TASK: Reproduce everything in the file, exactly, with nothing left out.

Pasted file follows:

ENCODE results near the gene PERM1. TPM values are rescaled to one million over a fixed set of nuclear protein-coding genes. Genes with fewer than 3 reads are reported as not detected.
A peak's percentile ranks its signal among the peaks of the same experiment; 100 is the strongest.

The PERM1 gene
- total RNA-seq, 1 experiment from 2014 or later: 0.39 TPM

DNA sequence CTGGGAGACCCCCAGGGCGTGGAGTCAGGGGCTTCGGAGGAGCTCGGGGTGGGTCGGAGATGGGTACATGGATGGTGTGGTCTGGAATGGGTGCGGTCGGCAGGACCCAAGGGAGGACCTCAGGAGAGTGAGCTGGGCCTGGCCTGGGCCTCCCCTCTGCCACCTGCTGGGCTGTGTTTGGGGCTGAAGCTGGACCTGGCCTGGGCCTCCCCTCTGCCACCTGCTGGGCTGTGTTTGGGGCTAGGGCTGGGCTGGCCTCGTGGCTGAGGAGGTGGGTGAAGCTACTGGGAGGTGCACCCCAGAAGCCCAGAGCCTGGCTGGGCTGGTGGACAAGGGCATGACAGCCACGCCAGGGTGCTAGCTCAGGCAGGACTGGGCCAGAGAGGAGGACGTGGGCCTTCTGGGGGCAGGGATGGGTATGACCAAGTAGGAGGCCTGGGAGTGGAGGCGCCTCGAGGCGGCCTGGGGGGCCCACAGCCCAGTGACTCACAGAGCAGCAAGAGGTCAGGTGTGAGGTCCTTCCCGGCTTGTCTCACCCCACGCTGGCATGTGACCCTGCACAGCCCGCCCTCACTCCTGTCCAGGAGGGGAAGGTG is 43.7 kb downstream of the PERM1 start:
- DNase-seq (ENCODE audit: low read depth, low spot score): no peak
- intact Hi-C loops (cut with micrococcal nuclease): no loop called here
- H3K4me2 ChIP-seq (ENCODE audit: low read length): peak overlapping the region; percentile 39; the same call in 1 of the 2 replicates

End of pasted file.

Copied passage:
ENCODE results near the gene PERM1. TPM values are rescaled to one million over a fixed set of nuclear protein-coding genes. Genes with fewer than 3 reads are reported as not detected.
A peak's percentile ranks its signal among the peaks of the same experiment; 100 is the strongest.

The PERM1 gene
- total RNA-seq, 1 experiment from 2014 or later: 0.39 TPM

DNA sequence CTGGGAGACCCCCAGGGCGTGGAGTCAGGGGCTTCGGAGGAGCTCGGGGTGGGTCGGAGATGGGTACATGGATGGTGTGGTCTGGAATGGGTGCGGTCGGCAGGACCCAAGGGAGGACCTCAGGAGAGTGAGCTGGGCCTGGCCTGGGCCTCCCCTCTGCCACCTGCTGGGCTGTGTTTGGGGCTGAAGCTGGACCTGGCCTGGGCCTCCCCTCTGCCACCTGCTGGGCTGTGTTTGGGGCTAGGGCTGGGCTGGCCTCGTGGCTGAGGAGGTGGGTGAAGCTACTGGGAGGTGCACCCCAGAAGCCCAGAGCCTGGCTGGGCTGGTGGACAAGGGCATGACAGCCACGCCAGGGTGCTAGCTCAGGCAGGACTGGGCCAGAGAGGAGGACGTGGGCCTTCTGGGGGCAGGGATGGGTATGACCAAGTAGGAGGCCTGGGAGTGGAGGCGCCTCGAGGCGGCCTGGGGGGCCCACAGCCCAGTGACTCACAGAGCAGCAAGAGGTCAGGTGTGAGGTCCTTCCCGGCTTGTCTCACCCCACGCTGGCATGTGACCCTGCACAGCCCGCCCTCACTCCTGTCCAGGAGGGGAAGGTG is 43.7 kb downstream of the PERM1 start:
- DNase-seq (ENCODE audit: low read depth, low spot score): no peak
- intact Hi-C loops (cut with micrococcal nuclease): no loop called here
- H3K4me2 ChIP-seq (ENCODE audit: low read length): peak overlapping the region; percentile 39; the same call in 1 of the 2 replicates